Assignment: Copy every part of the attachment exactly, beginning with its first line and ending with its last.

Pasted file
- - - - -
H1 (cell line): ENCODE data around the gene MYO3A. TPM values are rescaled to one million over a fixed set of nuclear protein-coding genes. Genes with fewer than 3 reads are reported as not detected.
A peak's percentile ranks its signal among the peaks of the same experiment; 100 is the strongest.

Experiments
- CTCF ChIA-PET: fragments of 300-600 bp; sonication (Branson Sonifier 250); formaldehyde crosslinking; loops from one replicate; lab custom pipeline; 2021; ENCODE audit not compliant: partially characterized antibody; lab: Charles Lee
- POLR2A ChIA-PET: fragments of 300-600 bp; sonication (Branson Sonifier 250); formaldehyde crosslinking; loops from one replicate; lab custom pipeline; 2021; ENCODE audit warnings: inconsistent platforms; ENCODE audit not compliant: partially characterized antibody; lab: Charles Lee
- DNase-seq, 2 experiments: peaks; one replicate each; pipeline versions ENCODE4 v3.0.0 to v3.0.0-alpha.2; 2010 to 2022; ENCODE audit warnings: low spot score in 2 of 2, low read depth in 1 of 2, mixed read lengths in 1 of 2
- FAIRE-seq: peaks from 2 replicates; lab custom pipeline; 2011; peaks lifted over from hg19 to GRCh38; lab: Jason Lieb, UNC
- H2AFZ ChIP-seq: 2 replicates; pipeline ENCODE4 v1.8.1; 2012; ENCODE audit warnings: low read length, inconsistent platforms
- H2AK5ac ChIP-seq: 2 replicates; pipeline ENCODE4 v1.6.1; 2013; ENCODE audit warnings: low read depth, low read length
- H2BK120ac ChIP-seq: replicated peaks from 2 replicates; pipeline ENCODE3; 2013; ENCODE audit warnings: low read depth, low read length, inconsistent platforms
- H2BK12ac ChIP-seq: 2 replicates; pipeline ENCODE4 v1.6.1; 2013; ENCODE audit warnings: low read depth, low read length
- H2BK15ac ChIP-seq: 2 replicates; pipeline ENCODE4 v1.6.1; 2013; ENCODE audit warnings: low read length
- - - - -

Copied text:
H1 (cell line): ENCODE data around the gene MYO3A. TPM values are rescaled to one million over a fixed set of nuclear protein-coding genes. Genes with fewer than 3 reads are reported as not detected.
A peak's percentile ranks its signal among the peaks of the same experiment; 100 is the strongest.

Experiments
- CTCF ChIA-PET: fragments of 300-600 bp; sonication (Branson Sonifier 250); formaldehyde crosslinking; loops from one replicate; lab custom pipeline; 2021; ENCODE audit not compliant: partially characterized antibody; lab: Charles Lee
- POLR2A ChIA-PET: fragments of 300-600 bp; sonication (Branson Sonifier 250); formaldehyde crosslinking; loops from one replicate; lab custom pipeline; 2021; ENCODE audit warnings: inconsistent platforms; ENCODE audit not compliant: partially characterized antibody; lab: Charles Lee
- DNase-seq, 2 experiments: peaks; one replicate each; pipeline versions ENCODE4 v3.0.0 to v3.0.0-alpha.2; 2010 to 2022; ENCODE audit warnings: low spot score in 2 of 2, low read depth in 1 of 2, mixed read lengths in 1 of 2
- FAIRE-seq: peaks from 2 replicates; lab custom pipeline; 2011; peaks lifted over from hg19 to GRCh38; lab: Jason Lieb, UNC
- H2AFZ ChIP-seq: 2 replicates; pipeline ENCODE4 v1.8.1; 2012; ENCODE audit warnings: low read length, inconsistent platforms
- H2AK5ac ChIP-seq: 2 replicates; pipeline ENCODE4 v1.6.1; 2013; ENCODE audit warnings: low read depth, low read length
- H2BK120ac ChIP-seq: replicated peaks from 2 replicates; pipeline ENCODE3; 2013; ENCODE audit warnings: low read depth, low read length, inconsistent platforms
- H2BK12ac ChIP-seq: 2 replicates; pipeline ENCODE4 v1.6.1; 2013; ENCODE audit warnings: low read depth, low read length
- H2BK15ac ChIP-seq: 2 replicates; pipeline ENCODE4 v1.6.1; 2013; ENCODE audit warnings: low read length